People angry over jobs cuts and the recession are expected to take to London's streets.  [AFP] 

Police and security forces are gearing up for a day of protests before the G20 summit in London, with this year's demonstrations expected to contain a new, angrier, element.

For building contractors suffering as a result of the current economic squeeze, the G20 summit has been good for business.

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The City of London, the square mile that marks the financial centre of the capital, has been a hive of activity over the past week.

Builders have moved in to board-up shopfronts and protect doors and windows from the expected arrival of thousands of protesters.

This G20 is proving to be an epic summit, and not just because of the sheer scale of the problem the world leaders are trying to solve.

The security operation, which according to some estimates will cost up to of $30m, will see London transformed into one of the most heavily guarded cities on the planet.

'Sterile' zone

In depth
 
There will be 84,000 police "man-hours" devoted to Operation Glencoe, which will rely upon six separate police forces, drawing in officers from the regions surrounding London.

The location of the G20 meeting itself, the ExCel centre in the east of the city, will apparently be a "sterile" zone.

The venue is considered highly secure, with water on one side that are patrolled by the police with marine launches.

Checkpoints and other cordons will also be in place and once opened, the focus will turn to protecting the delegates' journeys in and out of the centre.

But beyond this area the city could become a battleground, with thousands of protesters facing off against the extensive security apparatus.

The biggest protest is planned for Wednesday, the day before the actual summit.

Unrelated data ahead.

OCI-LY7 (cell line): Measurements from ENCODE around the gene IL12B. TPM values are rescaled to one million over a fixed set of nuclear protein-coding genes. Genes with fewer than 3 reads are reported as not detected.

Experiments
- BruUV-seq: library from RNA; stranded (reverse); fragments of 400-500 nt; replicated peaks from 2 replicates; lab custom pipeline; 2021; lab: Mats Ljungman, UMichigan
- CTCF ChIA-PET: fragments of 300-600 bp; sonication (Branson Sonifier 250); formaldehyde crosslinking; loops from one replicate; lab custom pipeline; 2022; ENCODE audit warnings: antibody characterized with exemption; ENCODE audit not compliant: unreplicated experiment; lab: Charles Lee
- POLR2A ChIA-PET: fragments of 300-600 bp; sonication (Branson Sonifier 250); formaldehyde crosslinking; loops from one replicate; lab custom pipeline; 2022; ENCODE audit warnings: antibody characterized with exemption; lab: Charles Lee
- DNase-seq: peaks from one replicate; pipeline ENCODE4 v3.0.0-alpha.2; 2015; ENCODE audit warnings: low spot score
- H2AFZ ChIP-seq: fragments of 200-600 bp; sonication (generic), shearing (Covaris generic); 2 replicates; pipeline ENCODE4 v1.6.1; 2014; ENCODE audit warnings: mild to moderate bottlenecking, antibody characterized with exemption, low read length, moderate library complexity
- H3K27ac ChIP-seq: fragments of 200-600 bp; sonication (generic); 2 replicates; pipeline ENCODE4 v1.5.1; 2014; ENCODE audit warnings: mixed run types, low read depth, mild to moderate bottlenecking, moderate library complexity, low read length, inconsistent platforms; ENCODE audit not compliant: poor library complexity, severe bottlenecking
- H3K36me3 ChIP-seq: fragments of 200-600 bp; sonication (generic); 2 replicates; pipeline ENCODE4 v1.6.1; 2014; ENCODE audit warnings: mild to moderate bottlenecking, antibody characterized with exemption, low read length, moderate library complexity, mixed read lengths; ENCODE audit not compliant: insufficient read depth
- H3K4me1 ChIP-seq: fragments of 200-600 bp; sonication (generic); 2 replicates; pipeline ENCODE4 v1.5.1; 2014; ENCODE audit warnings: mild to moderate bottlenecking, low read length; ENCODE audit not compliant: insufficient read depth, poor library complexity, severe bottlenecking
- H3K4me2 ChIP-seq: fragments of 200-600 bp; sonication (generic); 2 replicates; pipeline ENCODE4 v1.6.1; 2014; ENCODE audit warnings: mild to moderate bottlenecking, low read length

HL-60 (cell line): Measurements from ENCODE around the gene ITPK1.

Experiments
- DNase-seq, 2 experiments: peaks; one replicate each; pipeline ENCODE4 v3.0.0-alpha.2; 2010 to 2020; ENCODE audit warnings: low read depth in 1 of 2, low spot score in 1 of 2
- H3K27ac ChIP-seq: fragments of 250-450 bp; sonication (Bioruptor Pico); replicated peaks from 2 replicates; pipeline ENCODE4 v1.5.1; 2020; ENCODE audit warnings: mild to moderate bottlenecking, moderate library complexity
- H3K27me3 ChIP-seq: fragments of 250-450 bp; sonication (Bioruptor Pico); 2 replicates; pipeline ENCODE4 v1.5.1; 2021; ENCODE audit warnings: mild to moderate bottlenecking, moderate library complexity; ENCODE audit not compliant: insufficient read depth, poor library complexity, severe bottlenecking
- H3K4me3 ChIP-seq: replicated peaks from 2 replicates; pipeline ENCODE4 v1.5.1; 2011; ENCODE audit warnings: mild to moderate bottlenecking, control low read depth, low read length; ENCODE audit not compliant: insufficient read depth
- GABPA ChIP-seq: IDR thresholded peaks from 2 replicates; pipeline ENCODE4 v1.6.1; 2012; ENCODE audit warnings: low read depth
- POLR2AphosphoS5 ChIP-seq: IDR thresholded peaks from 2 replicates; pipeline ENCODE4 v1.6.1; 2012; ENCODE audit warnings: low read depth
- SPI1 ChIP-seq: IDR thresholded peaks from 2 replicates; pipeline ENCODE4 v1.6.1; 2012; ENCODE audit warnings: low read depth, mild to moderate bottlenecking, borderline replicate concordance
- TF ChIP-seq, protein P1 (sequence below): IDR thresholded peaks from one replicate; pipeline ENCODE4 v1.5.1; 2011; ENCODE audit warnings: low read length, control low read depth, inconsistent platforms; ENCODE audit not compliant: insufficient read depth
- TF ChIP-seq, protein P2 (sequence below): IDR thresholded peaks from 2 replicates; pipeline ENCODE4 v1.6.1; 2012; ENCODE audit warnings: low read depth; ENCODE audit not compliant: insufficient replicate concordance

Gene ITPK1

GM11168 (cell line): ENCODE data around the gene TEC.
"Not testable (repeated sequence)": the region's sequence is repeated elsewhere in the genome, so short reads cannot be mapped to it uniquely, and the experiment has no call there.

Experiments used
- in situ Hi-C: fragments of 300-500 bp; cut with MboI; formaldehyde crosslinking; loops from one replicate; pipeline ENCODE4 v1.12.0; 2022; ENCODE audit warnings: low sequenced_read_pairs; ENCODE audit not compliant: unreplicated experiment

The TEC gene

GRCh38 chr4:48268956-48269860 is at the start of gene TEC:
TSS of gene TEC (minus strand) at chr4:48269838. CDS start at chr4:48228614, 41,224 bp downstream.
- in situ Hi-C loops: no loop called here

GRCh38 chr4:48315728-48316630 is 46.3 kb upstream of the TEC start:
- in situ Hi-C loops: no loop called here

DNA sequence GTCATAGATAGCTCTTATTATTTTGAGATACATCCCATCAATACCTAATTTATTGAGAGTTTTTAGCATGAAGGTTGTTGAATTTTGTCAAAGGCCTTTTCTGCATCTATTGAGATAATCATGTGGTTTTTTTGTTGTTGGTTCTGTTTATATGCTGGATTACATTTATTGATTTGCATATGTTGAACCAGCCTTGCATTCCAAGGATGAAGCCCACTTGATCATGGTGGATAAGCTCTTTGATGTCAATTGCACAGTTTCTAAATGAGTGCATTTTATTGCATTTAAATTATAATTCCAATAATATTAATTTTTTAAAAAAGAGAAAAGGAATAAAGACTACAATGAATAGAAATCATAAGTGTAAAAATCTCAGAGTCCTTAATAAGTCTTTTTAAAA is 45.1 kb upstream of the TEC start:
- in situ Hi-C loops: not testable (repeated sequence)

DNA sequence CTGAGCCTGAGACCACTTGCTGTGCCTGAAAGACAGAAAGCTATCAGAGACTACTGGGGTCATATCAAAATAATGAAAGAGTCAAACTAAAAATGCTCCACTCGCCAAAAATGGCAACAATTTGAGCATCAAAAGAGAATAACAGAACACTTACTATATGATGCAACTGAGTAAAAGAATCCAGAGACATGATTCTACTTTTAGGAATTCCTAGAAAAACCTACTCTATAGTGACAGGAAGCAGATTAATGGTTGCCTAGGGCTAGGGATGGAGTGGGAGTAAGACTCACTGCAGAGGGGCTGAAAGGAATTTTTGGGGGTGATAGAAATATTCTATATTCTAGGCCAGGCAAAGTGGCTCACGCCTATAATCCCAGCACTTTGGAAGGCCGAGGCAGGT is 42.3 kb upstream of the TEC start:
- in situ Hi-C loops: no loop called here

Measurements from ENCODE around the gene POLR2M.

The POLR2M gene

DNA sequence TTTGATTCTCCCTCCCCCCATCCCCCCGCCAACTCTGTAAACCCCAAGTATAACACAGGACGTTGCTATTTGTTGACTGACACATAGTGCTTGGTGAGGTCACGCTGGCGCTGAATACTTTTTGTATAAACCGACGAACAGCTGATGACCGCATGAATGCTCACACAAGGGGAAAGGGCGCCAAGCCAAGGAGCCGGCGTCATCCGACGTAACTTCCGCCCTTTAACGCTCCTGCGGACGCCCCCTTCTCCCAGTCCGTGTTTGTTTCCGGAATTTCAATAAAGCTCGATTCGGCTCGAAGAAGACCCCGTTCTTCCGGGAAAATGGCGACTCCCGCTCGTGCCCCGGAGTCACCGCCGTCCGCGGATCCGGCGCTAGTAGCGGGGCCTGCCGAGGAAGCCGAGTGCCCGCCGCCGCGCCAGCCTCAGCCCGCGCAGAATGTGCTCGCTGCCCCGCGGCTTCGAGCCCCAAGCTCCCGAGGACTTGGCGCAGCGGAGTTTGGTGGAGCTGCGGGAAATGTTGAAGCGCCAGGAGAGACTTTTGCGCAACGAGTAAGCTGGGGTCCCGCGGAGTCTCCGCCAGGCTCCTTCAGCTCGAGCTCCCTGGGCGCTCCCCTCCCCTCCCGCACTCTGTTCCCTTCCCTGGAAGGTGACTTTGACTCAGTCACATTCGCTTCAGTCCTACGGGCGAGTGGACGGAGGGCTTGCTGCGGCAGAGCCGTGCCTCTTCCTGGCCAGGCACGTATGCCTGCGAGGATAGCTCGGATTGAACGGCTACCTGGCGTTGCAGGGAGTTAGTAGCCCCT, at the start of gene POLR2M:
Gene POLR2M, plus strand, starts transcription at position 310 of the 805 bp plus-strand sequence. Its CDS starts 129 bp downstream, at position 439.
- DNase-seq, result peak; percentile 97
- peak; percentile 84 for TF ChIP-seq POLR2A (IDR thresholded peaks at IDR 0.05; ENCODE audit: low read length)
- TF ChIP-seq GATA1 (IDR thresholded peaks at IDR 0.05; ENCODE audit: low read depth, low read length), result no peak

'Lunatic fringe'

There is a veritable feast of marches planned, representing just about every lobby group imaginable and they will not be confined to one area.

The groups range from "Youth March for Jobs" and "Jobs not Bombs" to "Climate Camp".

All of them are anti-establishment and many of them have spent years being branded by the media and politicians as "the lunatic fringe".

"This will not be your bog-standard day of anti-globalisation protest action"

Hamish Macdonald
Al Jazeera correspondent

But times have changed and suddenly these activists are feeling vindicated.

Many of those protesting feel that the spiralling global economic crisis has given them the right to say "we told you so!".

This will not be your bog-standard day of anti-globalisation protest action because suddenly the people holding the banners do not just represent themselves and a small band of academic elite, they represent those thousands of people losing jobs, losing homes and losing faith in the system.

A few pin-striped bankers, or at least recently unemployed bankers, are also expected to take to the streets, with placards in their hands.

In total, up to 100,000 protesters are expected to turn up on Wednesday.

The biggest potential flash point seems likely to be outside the Bank of England, where three or four separate marches are expected to converge around lunchtime.

In casual clothes

Staff working in the financial sector surrounding the central bank have been told to turn up to work in casual clothes instead of their usual suits.

They have been encouraged to bring a packed lunch, not to book outside meetings and alter their travel times in a bid to avoid the angry mobs.

There seems to be a sense that widespread violence during these protests is inevitable, but that may not be the case.

Both the police and the protesters are demonstrating immense organisational skills, which could keep the day under control.

Either way, the demonstrations will be big and loud, and people will take notice.
Perhaps this time their calls won't be ignored.

Source: Al Jazeera